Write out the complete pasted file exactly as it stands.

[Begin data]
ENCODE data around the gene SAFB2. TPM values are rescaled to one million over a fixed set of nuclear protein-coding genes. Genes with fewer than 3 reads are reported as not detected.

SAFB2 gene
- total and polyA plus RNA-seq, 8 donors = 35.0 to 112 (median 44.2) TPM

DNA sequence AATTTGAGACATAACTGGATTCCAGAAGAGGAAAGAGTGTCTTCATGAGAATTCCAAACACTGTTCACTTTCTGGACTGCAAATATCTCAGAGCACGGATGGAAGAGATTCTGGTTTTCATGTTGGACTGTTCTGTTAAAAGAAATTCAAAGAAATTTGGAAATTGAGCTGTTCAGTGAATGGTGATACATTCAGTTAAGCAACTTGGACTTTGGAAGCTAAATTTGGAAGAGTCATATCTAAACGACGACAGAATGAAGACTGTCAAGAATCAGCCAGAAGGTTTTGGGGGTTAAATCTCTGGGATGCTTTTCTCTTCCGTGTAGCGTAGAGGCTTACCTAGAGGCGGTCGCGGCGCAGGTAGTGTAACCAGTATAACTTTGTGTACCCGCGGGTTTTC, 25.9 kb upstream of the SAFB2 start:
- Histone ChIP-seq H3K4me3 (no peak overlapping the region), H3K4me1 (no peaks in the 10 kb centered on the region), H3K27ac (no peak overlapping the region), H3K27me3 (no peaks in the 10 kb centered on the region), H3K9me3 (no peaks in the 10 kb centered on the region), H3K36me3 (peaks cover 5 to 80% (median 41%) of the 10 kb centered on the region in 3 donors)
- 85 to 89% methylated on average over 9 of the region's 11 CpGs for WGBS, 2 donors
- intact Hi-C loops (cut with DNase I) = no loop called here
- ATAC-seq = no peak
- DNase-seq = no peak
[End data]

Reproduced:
ENCODE data around the gene SAFB2. TPM values are rescaled to one million over a fixed set of nuclear protein-coding genes. Genes with fewer than 3 reads are reported as not detected.

SAFB2 gene
- total and polyA plus RNA-seq, 8 donors = 35.0 to 112 (median 44.2) TPM

DNA sequence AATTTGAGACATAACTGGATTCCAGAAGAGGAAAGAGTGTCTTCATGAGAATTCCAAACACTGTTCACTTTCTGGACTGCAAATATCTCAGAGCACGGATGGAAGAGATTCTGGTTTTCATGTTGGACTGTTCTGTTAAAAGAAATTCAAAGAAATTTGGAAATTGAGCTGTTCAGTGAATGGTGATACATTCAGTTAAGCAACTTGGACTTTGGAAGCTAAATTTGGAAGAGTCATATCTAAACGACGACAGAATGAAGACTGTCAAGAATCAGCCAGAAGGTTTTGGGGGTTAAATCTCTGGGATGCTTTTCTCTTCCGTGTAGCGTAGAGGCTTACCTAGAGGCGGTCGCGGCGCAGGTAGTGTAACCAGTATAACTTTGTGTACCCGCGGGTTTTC, 25.9 kb upstream of the SAFB2 start:
- Histone ChIP-seq H3K4me3 (no peak overlapping the region), H3K4me1 (no peaks in the 10 kb centered on the region), H3K27ac (no peak overlapping the region), H3K27me3 (no peaks in the 10 kb centered on the region), H3K9me3 (no peaks in the 10 kb centered on the region), H3K36me3 (peaks cover 5 to 80% (median 41%) of the 10 kb centered on the region in 3 donors)
- 85 to 89% methylated on average over 9 of the region's 11 CpGs for WGBS, 2 donors
- intact Hi-C loops (cut with DNase I) = no loop called here
- ATAC-seq = no peak
- DNase-seq = no peak